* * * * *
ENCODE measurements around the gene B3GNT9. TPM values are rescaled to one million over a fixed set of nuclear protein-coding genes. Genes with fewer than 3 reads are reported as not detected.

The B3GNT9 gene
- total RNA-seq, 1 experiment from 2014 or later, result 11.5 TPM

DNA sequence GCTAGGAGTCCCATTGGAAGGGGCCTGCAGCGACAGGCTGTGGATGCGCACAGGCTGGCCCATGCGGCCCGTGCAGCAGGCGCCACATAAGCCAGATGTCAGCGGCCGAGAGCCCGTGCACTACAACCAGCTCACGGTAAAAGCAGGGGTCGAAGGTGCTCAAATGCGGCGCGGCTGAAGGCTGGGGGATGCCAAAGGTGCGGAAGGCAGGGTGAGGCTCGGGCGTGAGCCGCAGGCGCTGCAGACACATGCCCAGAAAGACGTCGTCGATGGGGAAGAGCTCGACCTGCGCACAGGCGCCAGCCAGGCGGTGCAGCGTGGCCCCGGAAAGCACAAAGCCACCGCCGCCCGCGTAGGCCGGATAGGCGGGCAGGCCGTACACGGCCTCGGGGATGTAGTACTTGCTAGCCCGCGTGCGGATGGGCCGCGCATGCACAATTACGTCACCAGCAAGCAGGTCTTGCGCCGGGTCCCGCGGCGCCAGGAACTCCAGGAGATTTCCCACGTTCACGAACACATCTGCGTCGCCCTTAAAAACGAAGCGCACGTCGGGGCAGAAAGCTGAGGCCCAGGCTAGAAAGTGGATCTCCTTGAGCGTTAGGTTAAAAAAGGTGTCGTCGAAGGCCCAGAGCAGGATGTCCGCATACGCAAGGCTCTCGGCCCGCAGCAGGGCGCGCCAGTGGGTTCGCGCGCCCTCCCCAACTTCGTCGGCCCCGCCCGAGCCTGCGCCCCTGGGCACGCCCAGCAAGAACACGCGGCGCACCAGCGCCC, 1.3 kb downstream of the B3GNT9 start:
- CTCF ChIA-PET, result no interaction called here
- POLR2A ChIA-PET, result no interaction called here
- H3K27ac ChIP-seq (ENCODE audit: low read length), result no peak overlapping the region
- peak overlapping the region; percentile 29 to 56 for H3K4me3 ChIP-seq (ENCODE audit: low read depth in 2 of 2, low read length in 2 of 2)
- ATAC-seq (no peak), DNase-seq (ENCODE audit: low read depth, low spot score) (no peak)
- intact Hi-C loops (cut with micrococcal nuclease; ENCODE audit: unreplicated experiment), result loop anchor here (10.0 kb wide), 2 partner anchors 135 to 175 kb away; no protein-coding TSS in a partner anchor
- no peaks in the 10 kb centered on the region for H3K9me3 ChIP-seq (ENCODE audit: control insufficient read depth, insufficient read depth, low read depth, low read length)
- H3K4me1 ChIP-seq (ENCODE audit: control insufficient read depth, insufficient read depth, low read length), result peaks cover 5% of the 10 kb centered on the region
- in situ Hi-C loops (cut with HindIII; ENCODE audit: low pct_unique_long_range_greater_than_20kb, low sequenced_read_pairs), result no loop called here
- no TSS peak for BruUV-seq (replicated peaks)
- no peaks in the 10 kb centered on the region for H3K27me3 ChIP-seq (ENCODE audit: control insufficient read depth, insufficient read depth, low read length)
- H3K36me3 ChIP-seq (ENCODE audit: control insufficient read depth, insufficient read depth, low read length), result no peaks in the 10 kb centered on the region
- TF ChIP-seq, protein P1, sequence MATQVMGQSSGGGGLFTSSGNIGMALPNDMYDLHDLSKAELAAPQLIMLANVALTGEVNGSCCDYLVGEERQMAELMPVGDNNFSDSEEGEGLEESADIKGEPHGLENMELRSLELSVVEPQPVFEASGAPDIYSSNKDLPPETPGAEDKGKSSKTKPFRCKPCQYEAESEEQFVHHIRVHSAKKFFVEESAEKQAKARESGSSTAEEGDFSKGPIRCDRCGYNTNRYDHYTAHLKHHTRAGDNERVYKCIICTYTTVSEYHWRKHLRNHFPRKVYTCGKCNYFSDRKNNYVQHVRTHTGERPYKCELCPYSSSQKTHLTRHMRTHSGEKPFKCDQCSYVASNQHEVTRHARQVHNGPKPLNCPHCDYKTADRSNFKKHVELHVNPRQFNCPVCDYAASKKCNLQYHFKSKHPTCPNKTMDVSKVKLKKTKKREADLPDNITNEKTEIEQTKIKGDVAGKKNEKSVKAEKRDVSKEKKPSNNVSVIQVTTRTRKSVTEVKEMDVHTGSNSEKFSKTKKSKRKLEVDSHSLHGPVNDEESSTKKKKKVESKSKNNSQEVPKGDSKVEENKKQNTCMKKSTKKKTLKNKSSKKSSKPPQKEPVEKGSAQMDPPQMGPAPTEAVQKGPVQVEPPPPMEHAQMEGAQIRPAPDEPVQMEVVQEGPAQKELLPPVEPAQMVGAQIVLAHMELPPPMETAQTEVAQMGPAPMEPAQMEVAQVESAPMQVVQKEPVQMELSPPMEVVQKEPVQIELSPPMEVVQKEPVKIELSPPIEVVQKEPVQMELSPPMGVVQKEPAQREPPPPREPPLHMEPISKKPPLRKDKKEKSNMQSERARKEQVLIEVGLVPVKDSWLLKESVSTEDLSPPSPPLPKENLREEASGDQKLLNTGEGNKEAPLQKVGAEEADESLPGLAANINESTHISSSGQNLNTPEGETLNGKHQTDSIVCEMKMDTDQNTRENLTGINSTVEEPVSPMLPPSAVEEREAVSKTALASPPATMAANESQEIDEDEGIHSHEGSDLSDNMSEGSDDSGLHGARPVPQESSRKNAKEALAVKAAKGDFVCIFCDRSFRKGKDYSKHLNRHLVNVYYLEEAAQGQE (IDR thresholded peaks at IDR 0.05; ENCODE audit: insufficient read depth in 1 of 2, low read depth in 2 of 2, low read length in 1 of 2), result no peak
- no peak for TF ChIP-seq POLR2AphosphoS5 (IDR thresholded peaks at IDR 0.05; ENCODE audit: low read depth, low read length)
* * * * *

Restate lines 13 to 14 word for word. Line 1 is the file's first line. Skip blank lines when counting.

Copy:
- in situ Hi-C loops (cut with HindIII; ENCODE audit: low pct_unique_long_range_greater_than_20kb, low sequenced_read_pairs), result no loop called here
- no TSS peak for BruUV-seq (replicated peaks)